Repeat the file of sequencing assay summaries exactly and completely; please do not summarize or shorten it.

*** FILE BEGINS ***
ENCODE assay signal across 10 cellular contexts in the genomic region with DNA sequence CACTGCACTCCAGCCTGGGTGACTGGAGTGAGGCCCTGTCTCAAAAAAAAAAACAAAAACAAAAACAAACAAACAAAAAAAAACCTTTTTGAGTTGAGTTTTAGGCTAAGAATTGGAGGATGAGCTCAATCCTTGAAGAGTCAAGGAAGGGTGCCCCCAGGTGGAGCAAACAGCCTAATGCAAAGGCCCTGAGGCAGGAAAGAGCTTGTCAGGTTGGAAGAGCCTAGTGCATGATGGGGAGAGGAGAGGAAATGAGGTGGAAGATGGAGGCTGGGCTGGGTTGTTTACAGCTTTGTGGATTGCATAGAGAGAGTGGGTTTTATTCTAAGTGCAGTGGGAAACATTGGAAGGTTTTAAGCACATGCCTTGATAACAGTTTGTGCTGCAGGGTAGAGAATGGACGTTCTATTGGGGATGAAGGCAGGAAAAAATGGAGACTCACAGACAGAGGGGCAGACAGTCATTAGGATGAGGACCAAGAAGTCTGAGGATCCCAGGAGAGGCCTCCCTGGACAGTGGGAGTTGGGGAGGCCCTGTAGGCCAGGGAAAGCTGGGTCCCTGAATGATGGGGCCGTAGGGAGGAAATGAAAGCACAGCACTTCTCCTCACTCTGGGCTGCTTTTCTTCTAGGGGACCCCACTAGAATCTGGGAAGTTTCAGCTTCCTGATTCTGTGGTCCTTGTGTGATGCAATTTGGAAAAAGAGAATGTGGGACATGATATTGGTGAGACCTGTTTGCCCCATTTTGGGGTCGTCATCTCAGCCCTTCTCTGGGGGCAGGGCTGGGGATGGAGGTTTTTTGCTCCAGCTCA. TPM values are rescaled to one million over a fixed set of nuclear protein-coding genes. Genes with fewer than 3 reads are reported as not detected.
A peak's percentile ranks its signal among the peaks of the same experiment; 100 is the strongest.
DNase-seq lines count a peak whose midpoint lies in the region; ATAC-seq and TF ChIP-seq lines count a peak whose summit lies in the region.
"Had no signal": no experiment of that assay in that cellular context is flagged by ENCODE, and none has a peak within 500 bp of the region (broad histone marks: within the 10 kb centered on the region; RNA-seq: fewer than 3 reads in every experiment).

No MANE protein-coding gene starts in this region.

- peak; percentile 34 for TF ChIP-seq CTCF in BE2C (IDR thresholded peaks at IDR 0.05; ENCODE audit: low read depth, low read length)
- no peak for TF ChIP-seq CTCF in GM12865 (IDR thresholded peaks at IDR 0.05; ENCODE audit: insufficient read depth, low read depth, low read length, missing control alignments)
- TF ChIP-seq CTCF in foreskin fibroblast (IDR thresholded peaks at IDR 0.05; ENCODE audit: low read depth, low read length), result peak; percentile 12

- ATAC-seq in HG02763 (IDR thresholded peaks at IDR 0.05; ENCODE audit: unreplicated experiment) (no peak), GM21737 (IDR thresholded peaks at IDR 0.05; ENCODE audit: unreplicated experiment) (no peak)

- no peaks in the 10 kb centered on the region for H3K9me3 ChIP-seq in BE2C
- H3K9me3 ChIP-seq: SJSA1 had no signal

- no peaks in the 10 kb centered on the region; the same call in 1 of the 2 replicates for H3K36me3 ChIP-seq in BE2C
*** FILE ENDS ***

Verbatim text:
ENCODE assay signal across 10 cellular contexts in the genomic region with DNA sequence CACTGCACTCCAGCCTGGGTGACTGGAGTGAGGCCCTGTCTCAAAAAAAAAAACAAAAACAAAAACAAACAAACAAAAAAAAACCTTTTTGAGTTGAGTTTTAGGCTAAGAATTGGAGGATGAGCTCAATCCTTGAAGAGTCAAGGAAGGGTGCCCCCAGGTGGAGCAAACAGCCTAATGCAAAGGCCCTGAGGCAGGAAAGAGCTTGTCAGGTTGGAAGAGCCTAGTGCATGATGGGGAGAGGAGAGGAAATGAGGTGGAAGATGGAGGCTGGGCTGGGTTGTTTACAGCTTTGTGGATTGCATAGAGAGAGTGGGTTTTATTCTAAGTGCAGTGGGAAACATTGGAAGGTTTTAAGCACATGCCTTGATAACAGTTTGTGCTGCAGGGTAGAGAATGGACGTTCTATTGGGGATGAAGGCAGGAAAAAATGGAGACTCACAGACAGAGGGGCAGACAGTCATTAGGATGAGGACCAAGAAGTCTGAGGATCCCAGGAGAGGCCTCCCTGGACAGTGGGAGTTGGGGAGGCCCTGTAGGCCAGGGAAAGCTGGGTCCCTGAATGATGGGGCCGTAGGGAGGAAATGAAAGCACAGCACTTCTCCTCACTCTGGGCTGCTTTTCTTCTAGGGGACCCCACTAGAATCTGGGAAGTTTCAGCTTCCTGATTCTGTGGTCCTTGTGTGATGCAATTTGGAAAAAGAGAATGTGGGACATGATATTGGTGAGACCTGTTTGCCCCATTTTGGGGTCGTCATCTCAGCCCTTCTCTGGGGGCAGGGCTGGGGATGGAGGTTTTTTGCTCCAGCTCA. TPM values are rescaled to one million over a fixed set of nuclear protein-coding genes. Genes with fewer than 3 reads are reported as not detected.
A peak's percentile ranks its signal among the peaks of the same experiment; 100 is the strongest.
DNase-seq lines count a peak whose midpoint lies in the region; ATAC-seq and TF ChIP-seq lines count a peak whose summit lies in the region.
"Had no signal": no experiment of that assay in that cellular context is flagged by ENCODE, and none has a peak within 500 bp of the region (broad histone marks: within the 10 kb centered on the region; RNA-seq: fewer than 3 reads in every experiment).

No MANE protein-coding gene starts in this region.

- peak; percentile 34 for TF ChIP-seq CTCF in BE2C (IDR thresholded peaks at IDR 0.05; ENCODE audit: low read depth, low read length)
- no peak for TF ChIP-seq CTCF in GM12865 (IDR thresholded peaks at IDR 0.05; ENCODE audit: insufficient read depth, low read depth, low read length, missing control alignments)
- TF ChIP-seq CTCF in foreskin fibroblast (IDR thresholded peaks at IDR 0.05; ENCODE audit: low read depth, low read length), result peak; percentile 12

- ATAC-seq in HG02763 (IDR thresholded peaks at IDR 0.05; ENCODE audit: unreplicated experiment) (no peak), GM21737 (IDR thresholded peaks at IDR 0.05; ENCODE audit: unreplicated experiment) (no peak)

- no peaks in the 10 kb centered on the region for H3K9me3 ChIP-seq in BE2C
- H3K9me3 ChIP-seq: SJSA1 had no signal

- no peaks in the 10 kb centered on the region; the same call in 1 of the 2 replicates for H3K36me3 ChIP-seq in BE2C